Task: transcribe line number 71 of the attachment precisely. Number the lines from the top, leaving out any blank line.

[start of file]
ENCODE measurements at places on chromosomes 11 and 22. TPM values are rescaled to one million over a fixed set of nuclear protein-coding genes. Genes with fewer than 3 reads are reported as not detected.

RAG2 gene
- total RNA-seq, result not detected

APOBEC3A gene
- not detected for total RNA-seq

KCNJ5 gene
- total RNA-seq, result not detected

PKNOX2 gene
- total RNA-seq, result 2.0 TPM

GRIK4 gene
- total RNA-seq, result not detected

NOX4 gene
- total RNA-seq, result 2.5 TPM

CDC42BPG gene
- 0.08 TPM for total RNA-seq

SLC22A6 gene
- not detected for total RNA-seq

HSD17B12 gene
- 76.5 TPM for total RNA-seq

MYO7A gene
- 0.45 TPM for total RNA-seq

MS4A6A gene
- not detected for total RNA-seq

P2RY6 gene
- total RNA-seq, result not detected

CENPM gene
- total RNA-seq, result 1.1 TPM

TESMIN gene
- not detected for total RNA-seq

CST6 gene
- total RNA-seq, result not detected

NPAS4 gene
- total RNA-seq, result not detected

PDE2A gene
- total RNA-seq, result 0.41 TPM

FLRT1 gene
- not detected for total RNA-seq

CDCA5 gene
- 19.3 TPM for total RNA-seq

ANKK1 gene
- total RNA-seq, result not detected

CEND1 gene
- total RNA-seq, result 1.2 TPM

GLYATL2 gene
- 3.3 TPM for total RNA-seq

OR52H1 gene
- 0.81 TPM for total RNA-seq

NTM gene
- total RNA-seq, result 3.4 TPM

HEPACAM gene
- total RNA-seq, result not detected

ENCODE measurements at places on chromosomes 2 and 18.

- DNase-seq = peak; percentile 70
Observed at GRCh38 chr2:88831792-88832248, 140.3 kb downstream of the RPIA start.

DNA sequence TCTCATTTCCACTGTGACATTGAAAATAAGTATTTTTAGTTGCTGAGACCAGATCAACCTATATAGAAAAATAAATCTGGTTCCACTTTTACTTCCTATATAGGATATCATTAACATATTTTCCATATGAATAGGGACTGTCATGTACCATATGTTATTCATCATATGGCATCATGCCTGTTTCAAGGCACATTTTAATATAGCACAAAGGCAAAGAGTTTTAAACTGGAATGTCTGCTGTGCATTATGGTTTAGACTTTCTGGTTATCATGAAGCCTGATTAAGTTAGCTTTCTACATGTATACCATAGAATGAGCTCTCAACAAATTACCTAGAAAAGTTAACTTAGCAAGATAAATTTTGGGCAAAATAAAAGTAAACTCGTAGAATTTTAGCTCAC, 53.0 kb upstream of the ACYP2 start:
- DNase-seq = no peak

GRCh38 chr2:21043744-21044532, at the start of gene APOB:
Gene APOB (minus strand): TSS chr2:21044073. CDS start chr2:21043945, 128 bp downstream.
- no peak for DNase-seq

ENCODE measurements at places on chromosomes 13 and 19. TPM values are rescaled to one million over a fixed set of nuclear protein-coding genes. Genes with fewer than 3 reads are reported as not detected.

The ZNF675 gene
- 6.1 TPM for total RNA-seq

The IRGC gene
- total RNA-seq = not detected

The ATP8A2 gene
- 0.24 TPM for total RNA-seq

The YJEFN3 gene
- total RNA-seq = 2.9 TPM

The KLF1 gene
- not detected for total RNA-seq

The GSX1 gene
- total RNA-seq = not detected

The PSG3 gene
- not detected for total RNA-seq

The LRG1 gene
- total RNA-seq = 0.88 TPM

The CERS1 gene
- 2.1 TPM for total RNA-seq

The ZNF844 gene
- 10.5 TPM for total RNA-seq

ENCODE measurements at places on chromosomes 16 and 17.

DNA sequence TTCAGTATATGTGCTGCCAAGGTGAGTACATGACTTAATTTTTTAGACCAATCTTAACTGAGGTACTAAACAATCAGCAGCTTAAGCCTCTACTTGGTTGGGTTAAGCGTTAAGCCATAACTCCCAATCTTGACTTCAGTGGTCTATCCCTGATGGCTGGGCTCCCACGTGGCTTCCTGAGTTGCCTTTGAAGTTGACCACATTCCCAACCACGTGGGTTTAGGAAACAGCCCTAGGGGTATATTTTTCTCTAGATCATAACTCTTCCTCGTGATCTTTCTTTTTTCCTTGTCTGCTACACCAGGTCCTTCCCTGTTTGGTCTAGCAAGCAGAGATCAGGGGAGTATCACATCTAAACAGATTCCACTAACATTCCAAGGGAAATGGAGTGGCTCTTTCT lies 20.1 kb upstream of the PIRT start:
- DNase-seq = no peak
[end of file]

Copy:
The GSX1 gene